AP World History Syllabus - Higley Unified School District

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Advanced Placement World History
2015-16
Instructor Information
Mr. Kotselas
Phone: 480-279-7462
E-mail: [email protected]
Textbook:
Ways of the World: A Global History, Strayer, R., Monterey Bay, CA. Copyright 2011.
Course Description
This course is a one-year, interdisciplinary endeavor taught at the Advanced Placement level. We will meet for one period per day
and will study the “history of humankind”– collectively, an overview of the historical accounts expressed through literature, philosophy,
music, painting, war, conflict, politics, economics, class systems, sculpture, architecture, film, theatre, photography, and modern mass
media. Essentially, these are all subjects with products that represent the world from the human perspective. You will become historians
and philosophers as you study and write about what you learn and how well you learn. You will also be expected to think historically as you
analyze the various great works in the Humanities and World History. Completion of this course fulfills the required World History credit
for graduation. We will also have the opportunity to earn college credit in May by taking the AP World History exam.
Additionally, you will develop the ability to write well-constructed English compositions. You will be reviewing the writing
process, exploring writing in a more analytical/expository environment, examining the proper tone and point of view in writing for various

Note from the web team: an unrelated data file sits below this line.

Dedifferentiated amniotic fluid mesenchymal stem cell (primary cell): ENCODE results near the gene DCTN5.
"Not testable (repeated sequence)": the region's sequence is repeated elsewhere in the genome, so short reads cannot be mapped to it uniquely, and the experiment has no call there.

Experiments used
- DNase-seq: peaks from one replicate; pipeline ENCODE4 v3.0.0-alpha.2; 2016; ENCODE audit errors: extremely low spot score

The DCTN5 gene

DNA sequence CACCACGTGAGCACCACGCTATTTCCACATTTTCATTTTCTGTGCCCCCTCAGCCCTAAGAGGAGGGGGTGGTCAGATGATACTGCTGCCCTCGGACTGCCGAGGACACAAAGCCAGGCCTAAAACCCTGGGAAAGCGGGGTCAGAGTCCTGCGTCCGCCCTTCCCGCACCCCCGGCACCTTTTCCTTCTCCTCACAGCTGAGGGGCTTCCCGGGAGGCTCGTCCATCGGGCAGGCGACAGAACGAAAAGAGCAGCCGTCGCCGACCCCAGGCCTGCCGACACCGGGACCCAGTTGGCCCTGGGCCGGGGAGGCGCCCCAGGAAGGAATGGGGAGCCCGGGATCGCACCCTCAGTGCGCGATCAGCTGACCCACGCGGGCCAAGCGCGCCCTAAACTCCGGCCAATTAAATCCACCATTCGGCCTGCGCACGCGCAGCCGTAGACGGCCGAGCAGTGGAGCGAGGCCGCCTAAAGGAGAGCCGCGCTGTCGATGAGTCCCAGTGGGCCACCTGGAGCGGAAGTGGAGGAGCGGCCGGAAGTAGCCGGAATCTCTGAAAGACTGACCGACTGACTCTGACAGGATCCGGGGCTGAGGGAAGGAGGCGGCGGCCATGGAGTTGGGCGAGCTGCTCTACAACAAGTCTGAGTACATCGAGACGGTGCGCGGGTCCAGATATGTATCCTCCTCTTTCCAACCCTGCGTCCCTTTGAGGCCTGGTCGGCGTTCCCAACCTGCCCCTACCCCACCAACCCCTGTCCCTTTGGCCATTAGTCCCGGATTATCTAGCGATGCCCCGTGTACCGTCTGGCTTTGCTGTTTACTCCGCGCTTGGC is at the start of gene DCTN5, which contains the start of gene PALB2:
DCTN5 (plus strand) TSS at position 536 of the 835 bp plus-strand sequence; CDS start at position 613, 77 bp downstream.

applications, and focusing on the skills to produce opinions, summaries and theses that are evaluations of mankind’s past. This course also
offers you practice in essential life skills such as listening, speaking (public as well), group collaboration and leadership while developing
your abilities to understand, interpret, and respond to significant historical sources presented at this level. The most important skill that
will be exercised in this class is self-advocacy! You are expected to grow in your self-educating skills by taking responsibility for
READING the content, contributing to the class, asking questions when you do not understand, being accountable for all assignments,
and being respectful to the entire academic process.
Mr. Kotselas’s Expectations
 Follow all school policies within the Student Handbook.
 Act in a respectful manner towards peers, staff members, guests, and any property.
 Being on time to class means in the classroom in your assigned seat. Sitting in another seat will get you to be marked incorrectly
causing attendance issues.
 Come to class prepared:
o Organization- You must know where and when to bring materials and assignments. You may be an organized-mess type, but you
are expected to be astute.
o Notebook-You will need a decent-sized, bound notebook. This is called your interactive notebook!
o Pens & Pencils- bring both and plenty of them. There is no reason why a snapped pencil or a dry pen should end your efficiency
in being prepared.
 Take responsibility for getting assignments by asking your peers first. If they cannot help you, then talk to the teacher. You must
self-advocate and approach the teacher.
 Participate in all class related activities outside of class or in class.
 Speak in turn by raising your hand, respect!
 Bathrooms-no bathroom breaks in the first or last ten minutes of class. All bathroom passes require teacher permission and signing
out & in upon return, unless the student has a medical release or IEP/504 requirements (teacher requests a copy of documentation).
 No Insubordination. If you don’t know what it means, look it up!
 No Food, Candy, or Drinks. You are only allowed to drink BOTTLED water. The teacher reserves the right to throw away any